Let’s write down our simple model for population growth one more time.
And let’s suppose that the birth rate is equal to two.
In the previous subunit I said that this simple model is linear
when you plot the population at time t plus 1
versus the population at time t.
This is because individual bunnies didn’t interact with one another
and there was no limit to growth.
Another way to describe linearity is to say that
the whole is the sum of the parts.
In the simple population growth model we can see this.
For example, suppose we start off our initial population with 1 bunny
and a birth rate of 2
and we reproduce for 3 years.
We end up with 8 bunnies.
Now, let’s set our initial population to 10.
That is 10 times the original.
Setup
Reproduce 1, 2, 3
We end up with 80 bunnies.
10 times the original.
So if we had taken 10 different runs of initial population at 1
and run it for 3 years and summed up the results
We get the same thing as taking an initial population of 10 for 3 years.
That is 80 bunnies in either case.
So here the whole is equal to the sum of the parts.
But this is not the case if the system is nonlinear.
We’ll make our system nonlinear by putting in
nonlinear interactions between the individuals.
Here’s our model of nonlinear interaction.
Here we have n sub t plus 1 is equal to the birth rate times n sub t
But now we’re gonna subtract the number of offspring who die due to overcrowding.
We’re gonna assume that overcrowding occurs due to limits on food or space
and that there is some maximum population that can live in this particular habitat.
So we’re gonna define the number who die due to overcrowding is equal to n sub t squared.
The square of the number in the current population divided by this maximum possible population.
This model is a nonlinear interaction.
The n sub t squared term comes from the fact that there are on the order of n squared
possible pairwise interactions between the individuals.
This is a simplification of course from reality.
But this model is highly simplified model of real world population growth.
It’s meant to capture the effects of nonlinear interactions
and it’s only very approximate to what happens in reality.
Let’s extend the model and make even more general by allowing
some of offspring bunnies to die of causes not due to overcrowding.
We’ll call this the death rate.
Our extended model is the same except
now we’re gonna have birth rate minus death rate.
This is called the logistic model
and was developed by the mathematician Pierre Verhulst
in the early eighteen hundreds.
Now let’s see this run in Netlogo
The model was called the Logistic model dot nlogo.
And as usual you can download it from the link below
or from the course material page.
Here’s what the model looks like.
We have an initial population slider,
and sliders for here birth rate and death rate.
Notice that these are now real numbers not integers
and if the model comes up with a real numbered value
for the population size at the next generation,
it just rounds off that real number to produce an integer.
There is also a slider for carrying capacity
which is the scientific name for the maximum population
that the habitat can support.
Ok so let’s set the initial population here to 1
The birth rate to 2 point 0
Let’s leave the death rate at 0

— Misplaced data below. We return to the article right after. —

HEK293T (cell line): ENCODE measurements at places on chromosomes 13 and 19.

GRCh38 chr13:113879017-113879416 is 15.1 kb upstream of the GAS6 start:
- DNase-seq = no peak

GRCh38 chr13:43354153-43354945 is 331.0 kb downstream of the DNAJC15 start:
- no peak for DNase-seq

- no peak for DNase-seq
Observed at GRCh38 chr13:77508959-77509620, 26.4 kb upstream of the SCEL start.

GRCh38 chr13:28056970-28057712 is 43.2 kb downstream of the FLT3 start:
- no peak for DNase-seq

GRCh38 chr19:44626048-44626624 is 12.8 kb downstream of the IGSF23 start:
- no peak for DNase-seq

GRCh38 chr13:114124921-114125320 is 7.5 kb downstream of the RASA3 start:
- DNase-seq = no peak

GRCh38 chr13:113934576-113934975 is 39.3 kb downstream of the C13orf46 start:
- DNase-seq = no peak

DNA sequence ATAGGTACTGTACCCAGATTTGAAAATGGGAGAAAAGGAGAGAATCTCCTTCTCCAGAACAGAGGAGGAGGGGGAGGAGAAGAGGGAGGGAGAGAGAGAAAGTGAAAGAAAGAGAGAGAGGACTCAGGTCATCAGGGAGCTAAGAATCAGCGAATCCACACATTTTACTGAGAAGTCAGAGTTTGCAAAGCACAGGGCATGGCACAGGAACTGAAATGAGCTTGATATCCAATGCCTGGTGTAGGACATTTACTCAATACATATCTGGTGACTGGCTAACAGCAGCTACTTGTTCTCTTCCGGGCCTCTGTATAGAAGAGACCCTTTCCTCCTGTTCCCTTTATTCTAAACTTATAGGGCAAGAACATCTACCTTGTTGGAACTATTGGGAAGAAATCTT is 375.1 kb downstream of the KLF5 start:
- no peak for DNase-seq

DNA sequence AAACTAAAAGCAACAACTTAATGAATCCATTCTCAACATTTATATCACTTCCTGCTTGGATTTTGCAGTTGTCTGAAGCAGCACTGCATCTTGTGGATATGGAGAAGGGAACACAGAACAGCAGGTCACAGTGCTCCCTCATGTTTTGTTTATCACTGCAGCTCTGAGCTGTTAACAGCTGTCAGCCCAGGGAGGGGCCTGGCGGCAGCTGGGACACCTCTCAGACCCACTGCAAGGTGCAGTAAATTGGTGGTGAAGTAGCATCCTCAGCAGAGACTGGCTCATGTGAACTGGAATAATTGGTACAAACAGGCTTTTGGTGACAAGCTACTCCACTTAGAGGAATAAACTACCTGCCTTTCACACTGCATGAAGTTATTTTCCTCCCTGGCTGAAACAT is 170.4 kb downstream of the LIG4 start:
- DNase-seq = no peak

And let’s set the carrying capacity to 50
Do set up and now let’s just reproduce several times in a row
So the population is growing, growing, growing
and notice here that it has fixed at 25
that is if I do another run of reproduce
it just stays at 25
now note that this population versus time plot
is no longer exponential in its shape
it doesn’t go up really fast
instead, starts out by going up quickly but then
starts slowing down in its growth until it flattens out.
This is called the logistic function instead of an exponential function
and the plot of this year’s population versus last year’s population
is no longer a straight line.
Because we no longer have a linear system.
Now let’s go back to the netlogo model.
An obvious question is why we didn’t the number of bunnies go to 50
which is the carrying capacity.
Well, this is just the way the model works
if there are 25 individuals then 25 squared divided by 50
equals 12 point 5 of those individuals will die off
and the remainder have a birth rate of 2 to create offspring
for the next generation so we get 25.
It’s a mathematical model not necessarily a realistic model of population growth
especially with these small numbers.
It’s meant to capture the nonlinear nature of how population
actually grows in the real world but not necessarily to be precise.
So what we’re interested in here is not how realistic the model is
but what effect the nonlinear aspect of it has on its behavior.
Let’s go back to the model.
So our question is
Is the whole the sum of the parts?
as we saw it was in the linear model.
Let’s do what we did before.
Run, reproduce for 3 time steps
Here we get 7 bunnies, because of rounding off.
But now let’s set the initial population to 5
That is 5 times the original.
Do set up and again run for 3 time steps.
And you see here that the number of bunnies is not 5 times 7.
Which would have been sum of the parts of the first version of this.
That is one individual produced 7 individuals after 3 time steps.
So you think that 5 individuals would reproduce 5 times that
or 35 individuals after 3 times steps.
But instead that, we get 21
So in this nonlinear case
the whole is different from the sum of the parts.
So now you’ve seen the difference between linear and nonlinear systems.
That is what happens when the parts interact in a nonlinear way.
This is a key concept in complex systems that will come back to again and again
Now it’s time for you to do a few short exercises.